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San Ildefonso Corn Dance Celebration by Tonita Peña [SOLD]

C3904A-paint.jpg

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Tonita Vigil Peña (1893-1949) Quah Ah
  • Category: Paintings
  • Origin: San Ildefonso Pueblo
  • Medium: Opaque watercolor on paper
  • Size:
    13-5/8” x 21-1/2” image;
    21-3/4” x 29-5/8” framed
  • Item # C3904A
  • SOLD

Tonita Peña – Image Source:  from the book Tonita Peña by Samuel L. Gray.  Photo by T. Harmon Parkhurst.  Museum of New Mexico Fine Arts Collection, negative #46988.This is a major presentation by Tonita Peña of a Corn Dance Celebration, with 17 participants.  The procession is led by a banner carrier and trailed by a drummer and five chanters.  The dancers are paired by two men, followed by two women, followed by two men and followed by two women.  There are two Koosa Clowns.  San Ildefonso celebrates the Corn Dance in September, harvest time.

Peña's usual treatment is concerned with several dance figures in a line led by a Corn Dance Banner Carrier and followed by a drummer, as shown in this painting. Generally, there are women in her paintings, as shown here, and, as a rule, these women are taking a definite part in the dance as shown in the sensitive action of the feet.  She presented the men with more active steps. This type of action, peculiar to Peña, is well illustrated here.

Peña was born at San Ildefonso Pueblo, but was sent by her father, following the death of her mother, to live with an aunt at Cochiti Pueblo at the age of 12. She spent the remainder of her life there.

Tonita Peña was the only woman in the group of talented early pueblo artists referred to as The San Ildefonso Self-Taught Group, which included such noted artists as Julian MartinezAlfonso RoybalAbel SanchezCrecencio Martinez, and Encarnación Peña.  The men accepted her as an equal.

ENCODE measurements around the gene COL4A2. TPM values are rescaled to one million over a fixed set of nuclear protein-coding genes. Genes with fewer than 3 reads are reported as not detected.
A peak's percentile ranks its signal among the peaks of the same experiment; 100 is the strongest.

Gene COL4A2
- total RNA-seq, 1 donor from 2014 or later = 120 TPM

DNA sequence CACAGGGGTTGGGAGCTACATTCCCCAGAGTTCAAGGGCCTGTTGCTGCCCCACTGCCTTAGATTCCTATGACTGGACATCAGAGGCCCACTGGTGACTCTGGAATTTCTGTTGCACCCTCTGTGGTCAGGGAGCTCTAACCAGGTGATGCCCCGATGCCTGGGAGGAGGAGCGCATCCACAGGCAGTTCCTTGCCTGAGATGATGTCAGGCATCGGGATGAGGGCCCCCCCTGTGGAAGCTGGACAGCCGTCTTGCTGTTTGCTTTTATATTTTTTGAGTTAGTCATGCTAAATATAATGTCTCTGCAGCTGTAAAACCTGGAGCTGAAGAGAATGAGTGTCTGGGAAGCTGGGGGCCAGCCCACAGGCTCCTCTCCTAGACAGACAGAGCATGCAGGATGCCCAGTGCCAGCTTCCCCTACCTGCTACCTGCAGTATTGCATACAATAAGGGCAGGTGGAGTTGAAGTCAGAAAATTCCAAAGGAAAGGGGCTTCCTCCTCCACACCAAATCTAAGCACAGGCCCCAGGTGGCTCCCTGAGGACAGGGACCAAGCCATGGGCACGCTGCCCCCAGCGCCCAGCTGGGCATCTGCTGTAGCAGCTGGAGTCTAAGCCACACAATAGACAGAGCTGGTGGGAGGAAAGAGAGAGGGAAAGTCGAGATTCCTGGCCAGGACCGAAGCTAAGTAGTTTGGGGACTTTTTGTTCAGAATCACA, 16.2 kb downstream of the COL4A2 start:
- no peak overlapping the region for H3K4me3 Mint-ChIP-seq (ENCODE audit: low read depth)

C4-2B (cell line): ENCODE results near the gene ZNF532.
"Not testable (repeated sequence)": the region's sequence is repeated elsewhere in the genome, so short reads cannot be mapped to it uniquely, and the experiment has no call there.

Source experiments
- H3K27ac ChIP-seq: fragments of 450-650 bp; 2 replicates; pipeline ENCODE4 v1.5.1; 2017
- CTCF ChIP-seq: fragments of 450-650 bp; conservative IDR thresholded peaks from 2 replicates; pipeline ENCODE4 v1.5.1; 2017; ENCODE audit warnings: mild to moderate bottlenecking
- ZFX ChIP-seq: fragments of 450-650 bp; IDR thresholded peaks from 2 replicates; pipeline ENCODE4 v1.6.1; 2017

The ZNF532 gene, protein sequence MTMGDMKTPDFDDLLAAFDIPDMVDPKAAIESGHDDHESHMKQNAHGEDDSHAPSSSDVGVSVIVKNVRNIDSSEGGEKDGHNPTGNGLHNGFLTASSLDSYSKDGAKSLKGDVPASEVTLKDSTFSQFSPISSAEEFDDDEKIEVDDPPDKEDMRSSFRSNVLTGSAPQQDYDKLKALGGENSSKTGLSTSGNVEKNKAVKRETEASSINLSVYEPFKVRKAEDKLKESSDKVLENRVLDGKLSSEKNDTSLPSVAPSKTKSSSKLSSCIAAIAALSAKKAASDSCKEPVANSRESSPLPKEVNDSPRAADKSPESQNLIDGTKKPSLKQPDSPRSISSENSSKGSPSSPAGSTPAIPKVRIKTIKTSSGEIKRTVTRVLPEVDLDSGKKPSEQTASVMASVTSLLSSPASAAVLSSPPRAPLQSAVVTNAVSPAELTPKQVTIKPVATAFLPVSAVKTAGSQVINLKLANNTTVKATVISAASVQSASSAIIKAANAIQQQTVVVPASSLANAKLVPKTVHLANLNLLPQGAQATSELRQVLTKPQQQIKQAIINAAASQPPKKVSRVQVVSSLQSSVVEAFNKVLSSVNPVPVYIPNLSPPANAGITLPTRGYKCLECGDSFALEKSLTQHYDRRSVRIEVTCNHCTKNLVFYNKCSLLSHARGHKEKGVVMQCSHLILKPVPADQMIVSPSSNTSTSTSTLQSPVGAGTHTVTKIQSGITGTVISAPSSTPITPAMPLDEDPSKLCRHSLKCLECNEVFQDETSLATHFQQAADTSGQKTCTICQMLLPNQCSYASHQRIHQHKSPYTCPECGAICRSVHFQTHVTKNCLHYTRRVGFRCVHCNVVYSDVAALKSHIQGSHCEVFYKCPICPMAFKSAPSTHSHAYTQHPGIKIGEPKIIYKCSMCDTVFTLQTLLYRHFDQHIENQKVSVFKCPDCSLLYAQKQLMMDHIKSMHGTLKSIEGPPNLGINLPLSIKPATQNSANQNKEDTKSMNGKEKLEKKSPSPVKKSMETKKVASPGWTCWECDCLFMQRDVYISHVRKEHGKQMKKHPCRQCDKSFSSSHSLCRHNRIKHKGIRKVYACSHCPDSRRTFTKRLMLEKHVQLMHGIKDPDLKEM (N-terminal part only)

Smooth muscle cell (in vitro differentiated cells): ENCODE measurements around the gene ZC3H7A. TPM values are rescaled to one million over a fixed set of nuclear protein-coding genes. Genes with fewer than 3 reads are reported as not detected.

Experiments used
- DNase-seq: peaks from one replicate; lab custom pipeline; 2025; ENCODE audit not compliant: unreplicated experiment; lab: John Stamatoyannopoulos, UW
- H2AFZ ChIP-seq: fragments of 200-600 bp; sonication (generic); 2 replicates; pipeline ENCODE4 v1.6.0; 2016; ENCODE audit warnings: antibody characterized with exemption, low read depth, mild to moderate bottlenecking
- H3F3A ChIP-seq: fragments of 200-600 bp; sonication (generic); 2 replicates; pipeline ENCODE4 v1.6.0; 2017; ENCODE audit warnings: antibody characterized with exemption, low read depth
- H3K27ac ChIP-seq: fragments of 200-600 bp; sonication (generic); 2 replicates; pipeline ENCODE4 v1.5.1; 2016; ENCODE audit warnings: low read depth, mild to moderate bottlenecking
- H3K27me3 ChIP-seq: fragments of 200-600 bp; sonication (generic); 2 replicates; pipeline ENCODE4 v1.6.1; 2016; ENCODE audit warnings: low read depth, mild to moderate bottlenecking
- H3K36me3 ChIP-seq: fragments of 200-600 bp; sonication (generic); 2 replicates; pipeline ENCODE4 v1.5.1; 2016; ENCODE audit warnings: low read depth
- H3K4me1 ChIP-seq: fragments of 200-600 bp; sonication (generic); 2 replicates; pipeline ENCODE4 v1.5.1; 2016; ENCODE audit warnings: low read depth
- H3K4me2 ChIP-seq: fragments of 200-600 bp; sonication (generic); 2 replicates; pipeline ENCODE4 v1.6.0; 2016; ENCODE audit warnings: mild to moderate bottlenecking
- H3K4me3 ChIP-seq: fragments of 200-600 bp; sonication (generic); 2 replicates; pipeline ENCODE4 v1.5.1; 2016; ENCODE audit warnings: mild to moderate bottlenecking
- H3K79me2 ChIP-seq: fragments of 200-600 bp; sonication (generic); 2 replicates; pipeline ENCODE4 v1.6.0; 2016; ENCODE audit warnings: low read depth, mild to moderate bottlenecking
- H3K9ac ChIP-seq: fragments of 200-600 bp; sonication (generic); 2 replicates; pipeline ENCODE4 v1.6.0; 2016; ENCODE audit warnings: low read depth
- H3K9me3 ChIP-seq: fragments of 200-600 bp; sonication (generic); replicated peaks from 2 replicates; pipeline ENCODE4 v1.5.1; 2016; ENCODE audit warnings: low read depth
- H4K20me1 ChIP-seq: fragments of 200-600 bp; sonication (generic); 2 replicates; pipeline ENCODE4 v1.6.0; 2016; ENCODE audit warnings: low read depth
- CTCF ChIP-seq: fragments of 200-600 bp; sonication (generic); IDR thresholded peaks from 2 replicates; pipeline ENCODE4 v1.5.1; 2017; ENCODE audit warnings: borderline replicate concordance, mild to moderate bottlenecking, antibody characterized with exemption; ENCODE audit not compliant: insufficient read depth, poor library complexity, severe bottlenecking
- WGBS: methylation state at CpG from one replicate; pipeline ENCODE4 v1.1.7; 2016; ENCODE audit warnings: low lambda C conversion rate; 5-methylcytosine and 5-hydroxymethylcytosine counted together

Artist Signature - Tonita Vigil Peña (1893-1949) Quah AhBy the time she was 25 years old, she was a successful easel artist, and her work was being shown in museum exhibitions and in commercial art galleries in Santa Fe and Albuquerque. She painted what she knew best—scenes of life at the pueblo—mostly ceremonial dances and everyday events. She is still considered one of the best female Indian artists of all time and is recognized as the very first female Pueblo artist to pursue art as a career.

The painting is signed in lower right and dates to 1921.  It has recently been framed with archival materials, a wood frame, and museum protective glass.

 

Condition: this San Ildefonso Corn Dance Celebration by Tonita Peña is in very good condition and the colors are still vivid.

Provenance: from a Santa Fe resident

Recommended Reading: Tonita Peña by Samuel Lewis Gray

Close up view of the dancers.

Tonita Vigil Peña (1893-1949) Quah Ah
  • Category: Paintings
  • Origin: San Ildefonso Pueblo
  • Medium: Opaque watercolor on paper
  • Size:
    13-5/8” x 21-1/2” image;
    21-3/4” x 29-5/8” framed
  • Item # C3904A
  • SOLD

C3904A-paint.jpgC3904A-large.jpg Click on image to view larger.